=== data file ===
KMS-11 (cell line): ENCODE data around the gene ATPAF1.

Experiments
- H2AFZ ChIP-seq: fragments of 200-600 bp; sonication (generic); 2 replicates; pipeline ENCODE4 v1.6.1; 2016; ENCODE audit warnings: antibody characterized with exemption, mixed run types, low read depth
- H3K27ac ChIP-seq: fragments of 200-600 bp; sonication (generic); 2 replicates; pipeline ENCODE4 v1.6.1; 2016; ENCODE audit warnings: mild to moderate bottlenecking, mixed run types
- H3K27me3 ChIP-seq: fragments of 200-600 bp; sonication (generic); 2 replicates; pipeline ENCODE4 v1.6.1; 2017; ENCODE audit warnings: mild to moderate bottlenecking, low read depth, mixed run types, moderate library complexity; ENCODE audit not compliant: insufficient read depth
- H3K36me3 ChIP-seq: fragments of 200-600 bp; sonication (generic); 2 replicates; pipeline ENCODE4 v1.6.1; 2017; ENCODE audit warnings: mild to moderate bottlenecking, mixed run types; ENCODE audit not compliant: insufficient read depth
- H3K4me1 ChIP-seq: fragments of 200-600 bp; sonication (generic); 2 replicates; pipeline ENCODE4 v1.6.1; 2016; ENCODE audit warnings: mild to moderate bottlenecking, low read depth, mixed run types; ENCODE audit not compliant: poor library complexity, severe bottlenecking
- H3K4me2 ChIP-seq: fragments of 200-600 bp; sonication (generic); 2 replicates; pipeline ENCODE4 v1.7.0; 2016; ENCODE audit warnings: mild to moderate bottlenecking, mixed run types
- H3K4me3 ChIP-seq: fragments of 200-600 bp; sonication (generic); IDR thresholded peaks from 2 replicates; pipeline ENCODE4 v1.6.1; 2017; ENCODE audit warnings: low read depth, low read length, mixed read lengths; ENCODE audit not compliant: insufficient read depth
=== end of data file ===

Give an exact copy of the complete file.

KMS-11 (cell line): ENCODE data around the gene ATPAF1.

Experiments
- H2AFZ ChIP-seq: fragments of 200-600 bp; sonication (generic); 2 replicates; pipeline ENCODE4 v1.6.1; 2016; ENCODE audit warnings: antibody characterized with exemption, mixed run types, low read depth
- H3K27ac ChIP-seq: fragments of 200-600 bp; sonication (generic); 2 replicates; pipeline ENCODE4 v1.6.1; 2016; ENCODE audit warnings: mild to moderate bottlenecking, mixed run types
- H3K27me3 ChIP-seq: fragments of 200-600 bp; sonication (generic); 2 replicates; pipeline ENCODE4 v1.6.1; 2017; ENCODE audit warnings: mild to moderate bottlenecking, low read depth, mixed run types, moderate library complexity; ENCODE audit not compliant: insufficient read depth
- H3K36me3 ChIP-seq: fragments of 200-600 bp; sonication (generic); 2 replicates; pipeline ENCODE4 v1.6.1; 2017; ENCODE audit warnings: mild to moderate bottlenecking, mixed run types; ENCODE audit not compliant: insufficient read depth
- H3K4me1 ChIP-seq: fragments of 200-600 bp; sonication (generic); 2 replicates; pipeline ENCODE4 v1.6.1; 2016; ENCODE audit warnings: mild to moderate bottlenecking, low read depth, mixed run types; ENCODE audit not compliant: poor library complexity, severe bottlenecking
- H3K4me2 ChIP-seq: fragments of 200-600 bp; sonication (generic); 2 replicates; pipeline ENCODE4 v1.7.0; 2016; ENCODE audit warnings: mild to moderate bottlenecking, mixed run types
- H3K4me3 ChIP-seq: fragments of 200-600 bp; sonication (generic); IDR thresholded peaks from 2 replicates; pipeline ENCODE4 v1.6.1; 2017; ENCODE audit warnings: low read depth, low read length, mixed read lengths; ENCODE audit not compliant: insufficient read depth